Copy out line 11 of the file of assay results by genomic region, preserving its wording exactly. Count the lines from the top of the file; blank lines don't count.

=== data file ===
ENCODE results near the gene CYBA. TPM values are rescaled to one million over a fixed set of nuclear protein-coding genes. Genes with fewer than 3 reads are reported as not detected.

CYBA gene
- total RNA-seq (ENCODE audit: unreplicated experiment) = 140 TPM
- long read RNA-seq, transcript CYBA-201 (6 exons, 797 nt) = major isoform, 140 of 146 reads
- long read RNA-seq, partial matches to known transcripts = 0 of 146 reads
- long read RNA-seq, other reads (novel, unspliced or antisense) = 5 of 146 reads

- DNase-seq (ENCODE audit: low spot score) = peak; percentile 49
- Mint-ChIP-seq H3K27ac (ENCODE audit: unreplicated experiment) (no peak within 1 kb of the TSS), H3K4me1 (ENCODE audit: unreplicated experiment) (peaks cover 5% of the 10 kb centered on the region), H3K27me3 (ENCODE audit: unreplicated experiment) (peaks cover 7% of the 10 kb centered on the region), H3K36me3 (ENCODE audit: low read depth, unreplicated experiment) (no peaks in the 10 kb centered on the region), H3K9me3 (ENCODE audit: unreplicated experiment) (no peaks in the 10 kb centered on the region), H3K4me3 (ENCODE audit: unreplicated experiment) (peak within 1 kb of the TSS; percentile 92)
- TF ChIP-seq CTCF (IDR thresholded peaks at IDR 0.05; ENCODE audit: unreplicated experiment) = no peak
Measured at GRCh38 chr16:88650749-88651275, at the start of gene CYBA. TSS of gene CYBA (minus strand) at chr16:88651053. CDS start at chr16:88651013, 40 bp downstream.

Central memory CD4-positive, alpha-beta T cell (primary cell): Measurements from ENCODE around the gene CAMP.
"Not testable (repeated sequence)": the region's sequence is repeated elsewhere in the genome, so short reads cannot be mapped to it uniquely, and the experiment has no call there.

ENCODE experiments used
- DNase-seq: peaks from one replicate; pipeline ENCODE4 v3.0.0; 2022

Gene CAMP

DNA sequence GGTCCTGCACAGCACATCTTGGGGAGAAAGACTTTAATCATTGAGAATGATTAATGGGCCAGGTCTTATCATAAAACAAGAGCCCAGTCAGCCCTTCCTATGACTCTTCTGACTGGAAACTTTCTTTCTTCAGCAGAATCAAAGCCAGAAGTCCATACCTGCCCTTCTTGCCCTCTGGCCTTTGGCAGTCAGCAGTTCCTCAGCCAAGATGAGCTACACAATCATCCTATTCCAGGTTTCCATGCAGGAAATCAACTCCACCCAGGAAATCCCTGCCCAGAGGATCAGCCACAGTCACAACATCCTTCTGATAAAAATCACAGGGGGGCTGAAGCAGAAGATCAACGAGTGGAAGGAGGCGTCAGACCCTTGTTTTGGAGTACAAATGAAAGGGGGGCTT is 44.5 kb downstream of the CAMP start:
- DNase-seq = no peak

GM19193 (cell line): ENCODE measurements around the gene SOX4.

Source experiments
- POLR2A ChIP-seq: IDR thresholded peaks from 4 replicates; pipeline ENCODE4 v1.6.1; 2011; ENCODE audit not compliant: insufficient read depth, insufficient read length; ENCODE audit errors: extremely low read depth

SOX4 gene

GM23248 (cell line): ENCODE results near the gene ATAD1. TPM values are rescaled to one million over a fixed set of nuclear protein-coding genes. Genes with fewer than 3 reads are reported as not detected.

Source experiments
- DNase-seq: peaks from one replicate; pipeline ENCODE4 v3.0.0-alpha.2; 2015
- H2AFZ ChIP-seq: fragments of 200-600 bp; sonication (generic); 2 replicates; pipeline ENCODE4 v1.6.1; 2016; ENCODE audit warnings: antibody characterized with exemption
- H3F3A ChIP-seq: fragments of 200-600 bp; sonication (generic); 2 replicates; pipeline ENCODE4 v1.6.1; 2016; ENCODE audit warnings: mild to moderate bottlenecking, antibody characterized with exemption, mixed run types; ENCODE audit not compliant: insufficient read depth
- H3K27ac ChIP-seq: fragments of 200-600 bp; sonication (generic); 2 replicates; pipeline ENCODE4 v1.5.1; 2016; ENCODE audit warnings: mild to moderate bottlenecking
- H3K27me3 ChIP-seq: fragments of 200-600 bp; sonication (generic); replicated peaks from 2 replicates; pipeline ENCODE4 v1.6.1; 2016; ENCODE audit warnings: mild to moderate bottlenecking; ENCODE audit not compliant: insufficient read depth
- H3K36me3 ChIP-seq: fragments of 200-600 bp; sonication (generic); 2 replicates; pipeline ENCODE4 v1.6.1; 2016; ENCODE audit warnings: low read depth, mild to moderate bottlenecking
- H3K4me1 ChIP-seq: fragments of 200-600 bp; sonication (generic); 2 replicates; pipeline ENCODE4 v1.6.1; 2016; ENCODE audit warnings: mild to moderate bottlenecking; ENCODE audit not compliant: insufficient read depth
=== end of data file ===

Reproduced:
Central memory CD4-positive, alpha-beta T cell (primary cell): Measurements from ENCODE around the gene CAMP.